Trump says he won't participate in next debate after commission announces it will be virtual - CNNPolitics
Category: News & PoliticsVia: jbb • 2 weeks ago • 7 comments
By: Dan Merica, Kevin Bohn and Chandelis Duster (CNN)
Winners never quit and quitters never win!
Washington (CNN)President Donald Trump said Thursday that he will not participate in the second presidential debate with Joe Biden after the Commission on Presidential Debates said the event will be held virtually in the wake of the President's positive coronavirus diagnosis.
"I am not going to do a virtual debate," Trump said on Fox Business. "I am not going to waste my time on a virtual debate." Biden's campaign on Thursday swiftly agreed to the virtual format. But Trump's comment throws the debate into question after the commission took the significant step to wholly remake the event. The move was seen as needed by members of the debate commission given the uncertainty around the President's health. Neither the Biden nor Trump campaigns were consulted about the change in format. Bill Stepien, Trump's campaign manager, accused the commission on Thursday of "unilaterally canceling an in-person debate" to help Biden and said the President will be holding a rally instead of attending the debate. A Biden campaign adviser told CNN they also learned Thursday morning about the commission's announcement. Election 101 Read More "The second presidential debate will take the form of a town meeting, in which the candidates would participate from separate remote locations," the commission said in a statement about the debate, which is scheduled to be held on October 15 in a town hall format. Visit CNN's Election Center for full coverage of the 2020 race The commission went on to say that the debate moderator, Steve Scully, and the attendees who will ask Trump and Biden questions will appear from Miami, the original site of the debate. The future of debates between Trump and Biden have been in question ever since the President's positive diagnosis last week. CNN reported on Monday that the commission was considering moving debates to a virtual format. "The Commission, including me, is certainly open to virtual operations of the debates, without question," said a commission member, who asked for anonymity to speak openly about forthcoming deliberations. Thursday's announcement by the commission came hours after Vice President Mike Pence and Democratic vice presidential nominee Kamala Harris debated in person on Wednesday night, albeit separated by plexiglass.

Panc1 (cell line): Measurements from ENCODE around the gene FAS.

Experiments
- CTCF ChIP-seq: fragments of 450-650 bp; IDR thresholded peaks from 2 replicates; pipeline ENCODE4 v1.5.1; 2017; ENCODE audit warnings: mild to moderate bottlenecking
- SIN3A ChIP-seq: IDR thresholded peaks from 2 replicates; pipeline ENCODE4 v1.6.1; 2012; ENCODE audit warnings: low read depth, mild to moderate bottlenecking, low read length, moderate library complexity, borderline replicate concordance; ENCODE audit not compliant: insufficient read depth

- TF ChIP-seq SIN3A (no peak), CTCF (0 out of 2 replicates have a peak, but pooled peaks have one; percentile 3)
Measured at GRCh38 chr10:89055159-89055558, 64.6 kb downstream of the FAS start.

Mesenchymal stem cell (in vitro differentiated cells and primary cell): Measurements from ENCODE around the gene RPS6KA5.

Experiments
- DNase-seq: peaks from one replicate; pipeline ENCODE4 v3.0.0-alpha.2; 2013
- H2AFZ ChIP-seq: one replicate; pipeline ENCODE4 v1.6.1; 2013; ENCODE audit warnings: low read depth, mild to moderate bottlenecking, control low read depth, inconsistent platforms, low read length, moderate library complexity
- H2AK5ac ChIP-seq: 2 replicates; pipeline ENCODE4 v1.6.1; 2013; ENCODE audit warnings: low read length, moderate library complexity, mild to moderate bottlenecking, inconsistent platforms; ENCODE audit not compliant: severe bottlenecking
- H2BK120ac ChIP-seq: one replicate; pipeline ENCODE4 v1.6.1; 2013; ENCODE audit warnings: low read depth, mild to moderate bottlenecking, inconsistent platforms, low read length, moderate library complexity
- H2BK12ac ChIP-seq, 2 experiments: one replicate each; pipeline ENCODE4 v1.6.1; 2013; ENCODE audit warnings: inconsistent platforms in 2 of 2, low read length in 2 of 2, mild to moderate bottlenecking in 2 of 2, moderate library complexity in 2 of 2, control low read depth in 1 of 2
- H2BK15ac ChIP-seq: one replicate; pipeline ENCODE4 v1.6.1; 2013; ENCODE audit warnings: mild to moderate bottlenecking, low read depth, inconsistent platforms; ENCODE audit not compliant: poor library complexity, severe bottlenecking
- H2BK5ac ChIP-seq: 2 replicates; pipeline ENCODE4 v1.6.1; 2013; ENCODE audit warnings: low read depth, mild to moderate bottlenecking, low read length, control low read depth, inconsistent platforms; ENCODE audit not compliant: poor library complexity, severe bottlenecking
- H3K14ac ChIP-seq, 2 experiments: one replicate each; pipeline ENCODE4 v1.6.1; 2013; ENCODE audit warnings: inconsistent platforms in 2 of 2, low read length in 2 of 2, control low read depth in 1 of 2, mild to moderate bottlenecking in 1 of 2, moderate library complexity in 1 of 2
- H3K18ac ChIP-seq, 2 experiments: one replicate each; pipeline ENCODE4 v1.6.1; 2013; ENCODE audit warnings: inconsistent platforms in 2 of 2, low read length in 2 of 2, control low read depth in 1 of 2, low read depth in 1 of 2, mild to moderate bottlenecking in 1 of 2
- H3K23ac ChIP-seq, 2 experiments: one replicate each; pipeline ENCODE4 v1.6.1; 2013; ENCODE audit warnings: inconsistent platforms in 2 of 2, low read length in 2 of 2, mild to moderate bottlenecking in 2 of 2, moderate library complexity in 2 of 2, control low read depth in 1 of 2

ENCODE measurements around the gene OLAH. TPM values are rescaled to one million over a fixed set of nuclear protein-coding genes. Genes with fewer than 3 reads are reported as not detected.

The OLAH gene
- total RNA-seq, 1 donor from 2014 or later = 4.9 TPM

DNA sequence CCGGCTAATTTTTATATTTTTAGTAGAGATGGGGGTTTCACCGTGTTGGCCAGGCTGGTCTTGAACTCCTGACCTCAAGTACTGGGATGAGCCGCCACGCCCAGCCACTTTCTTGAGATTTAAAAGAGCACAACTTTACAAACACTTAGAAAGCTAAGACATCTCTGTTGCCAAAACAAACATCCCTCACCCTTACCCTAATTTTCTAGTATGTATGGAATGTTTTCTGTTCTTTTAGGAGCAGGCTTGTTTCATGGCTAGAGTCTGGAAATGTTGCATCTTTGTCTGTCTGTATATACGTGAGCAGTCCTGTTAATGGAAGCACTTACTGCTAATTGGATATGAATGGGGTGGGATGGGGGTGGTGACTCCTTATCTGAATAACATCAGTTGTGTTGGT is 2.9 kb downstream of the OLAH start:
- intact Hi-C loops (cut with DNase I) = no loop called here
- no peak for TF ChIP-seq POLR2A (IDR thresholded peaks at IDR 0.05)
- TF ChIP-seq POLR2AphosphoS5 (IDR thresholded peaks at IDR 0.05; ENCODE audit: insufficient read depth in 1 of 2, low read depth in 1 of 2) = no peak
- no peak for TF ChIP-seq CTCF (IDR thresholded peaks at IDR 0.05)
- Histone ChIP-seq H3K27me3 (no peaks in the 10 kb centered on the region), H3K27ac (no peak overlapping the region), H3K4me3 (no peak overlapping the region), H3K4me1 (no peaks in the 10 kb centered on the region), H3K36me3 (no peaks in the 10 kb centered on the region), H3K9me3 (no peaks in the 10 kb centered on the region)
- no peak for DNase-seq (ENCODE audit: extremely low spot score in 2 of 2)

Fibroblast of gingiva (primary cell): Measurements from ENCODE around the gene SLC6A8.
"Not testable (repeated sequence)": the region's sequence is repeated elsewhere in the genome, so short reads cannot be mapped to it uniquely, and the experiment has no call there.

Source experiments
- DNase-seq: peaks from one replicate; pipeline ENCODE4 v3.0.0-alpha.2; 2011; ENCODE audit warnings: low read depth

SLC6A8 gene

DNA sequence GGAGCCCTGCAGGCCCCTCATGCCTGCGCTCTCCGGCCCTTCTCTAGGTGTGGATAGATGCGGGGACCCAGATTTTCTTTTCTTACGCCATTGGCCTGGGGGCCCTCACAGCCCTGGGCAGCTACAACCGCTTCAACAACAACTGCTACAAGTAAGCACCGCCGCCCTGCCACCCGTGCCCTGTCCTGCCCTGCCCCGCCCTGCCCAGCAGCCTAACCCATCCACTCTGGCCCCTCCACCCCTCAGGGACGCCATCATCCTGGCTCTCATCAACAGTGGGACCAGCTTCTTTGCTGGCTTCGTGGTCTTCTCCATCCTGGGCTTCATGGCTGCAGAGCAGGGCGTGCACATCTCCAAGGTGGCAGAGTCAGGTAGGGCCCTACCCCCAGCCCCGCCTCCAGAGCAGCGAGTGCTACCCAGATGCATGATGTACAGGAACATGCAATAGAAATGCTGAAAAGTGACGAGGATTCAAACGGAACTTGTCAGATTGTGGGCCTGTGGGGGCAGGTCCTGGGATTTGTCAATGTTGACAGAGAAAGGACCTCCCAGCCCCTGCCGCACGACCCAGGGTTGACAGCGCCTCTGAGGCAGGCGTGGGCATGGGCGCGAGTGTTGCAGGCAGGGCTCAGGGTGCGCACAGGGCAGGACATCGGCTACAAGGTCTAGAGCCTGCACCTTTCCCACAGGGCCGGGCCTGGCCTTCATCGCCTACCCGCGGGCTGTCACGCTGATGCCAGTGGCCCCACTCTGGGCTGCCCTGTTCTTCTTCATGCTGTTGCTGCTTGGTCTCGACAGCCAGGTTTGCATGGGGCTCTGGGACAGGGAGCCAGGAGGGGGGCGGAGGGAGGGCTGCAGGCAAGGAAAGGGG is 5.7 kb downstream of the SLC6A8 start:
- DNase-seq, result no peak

Even before the vice presidential debate, however, members of the commission have been consumed by what to do about the upcoming presidential contests and said that whether the event happened in person or virtually centered on one thing: Trump's well-being. View 2020 presidential election polling "It is all going to depend on the President's health," a commission member said before the vice presidential debate. "We have to plan like it is going to happen. ... If he is quarantined in the White House, they have a way to bring him" live to the hall. This story is breaking and will be updated.